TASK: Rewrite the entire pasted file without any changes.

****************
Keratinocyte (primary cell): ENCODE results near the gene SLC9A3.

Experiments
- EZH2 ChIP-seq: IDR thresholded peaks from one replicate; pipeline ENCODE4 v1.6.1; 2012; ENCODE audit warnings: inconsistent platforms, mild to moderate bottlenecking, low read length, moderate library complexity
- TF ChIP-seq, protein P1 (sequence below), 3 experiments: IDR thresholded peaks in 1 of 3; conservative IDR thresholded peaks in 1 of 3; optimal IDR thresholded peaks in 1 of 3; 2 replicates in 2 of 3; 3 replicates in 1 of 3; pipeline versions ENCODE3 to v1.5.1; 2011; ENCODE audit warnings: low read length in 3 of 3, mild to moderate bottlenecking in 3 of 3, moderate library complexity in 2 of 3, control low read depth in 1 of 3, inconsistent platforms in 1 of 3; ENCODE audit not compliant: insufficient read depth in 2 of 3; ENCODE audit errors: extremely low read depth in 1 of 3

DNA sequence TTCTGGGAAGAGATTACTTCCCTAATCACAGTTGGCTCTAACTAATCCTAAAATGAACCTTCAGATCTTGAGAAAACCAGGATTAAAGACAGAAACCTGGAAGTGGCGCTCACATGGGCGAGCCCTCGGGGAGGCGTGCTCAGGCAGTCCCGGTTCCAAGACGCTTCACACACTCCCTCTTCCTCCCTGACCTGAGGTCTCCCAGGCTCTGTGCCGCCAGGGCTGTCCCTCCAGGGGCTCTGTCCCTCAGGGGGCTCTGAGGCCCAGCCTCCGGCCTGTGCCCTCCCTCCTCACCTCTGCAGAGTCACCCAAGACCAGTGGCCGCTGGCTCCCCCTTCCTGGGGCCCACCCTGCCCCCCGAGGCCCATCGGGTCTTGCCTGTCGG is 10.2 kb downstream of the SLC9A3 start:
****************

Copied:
Keratinocyte (primary cell): ENCODE results near the gene SLC9A3.

Experiments
- EZH2 ChIP-seq: IDR thresholded peaks from one replicate; pipeline ENCODE4 v1.6.1; 2012; ENCODE audit warnings: inconsistent platforms, mild to moderate bottlenecking, low read length, moderate library complexity
- TF ChIP-seq, protein P1 (sequence below), 3 experiments: IDR thresholded peaks in 1 of 3; conservative IDR thresholded peaks in 1 of 3; optimal IDR thresholded peaks in 1 of 3; 2 replicates in 2 of 3; 3 replicates in 1 of 3; pipeline versions ENCODE3 to v1.5.1; 2011; ENCODE audit warnings: low read length in 3 of 3, mild to moderate bottlenecking in 3 of 3, moderate library complexity in 2 of 3, control low read depth in 1 of 3, inconsistent platforms in 1 of 3; ENCODE audit not compliant: insufficient read depth in 2 of 3; ENCODE audit errors: extremely low read depth in 1 of 3

DNA sequence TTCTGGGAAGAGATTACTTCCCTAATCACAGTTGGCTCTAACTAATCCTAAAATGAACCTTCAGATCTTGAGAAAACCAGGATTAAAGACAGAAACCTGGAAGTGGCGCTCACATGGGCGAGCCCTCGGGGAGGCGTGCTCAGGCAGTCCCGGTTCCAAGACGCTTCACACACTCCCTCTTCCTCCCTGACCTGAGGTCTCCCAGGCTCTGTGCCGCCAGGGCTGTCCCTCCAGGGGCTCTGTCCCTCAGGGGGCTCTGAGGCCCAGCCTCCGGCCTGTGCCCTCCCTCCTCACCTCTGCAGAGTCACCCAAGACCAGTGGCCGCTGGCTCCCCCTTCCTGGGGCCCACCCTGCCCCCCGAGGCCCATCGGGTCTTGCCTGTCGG is 10.2 kb downstream of the SLC9A3 start: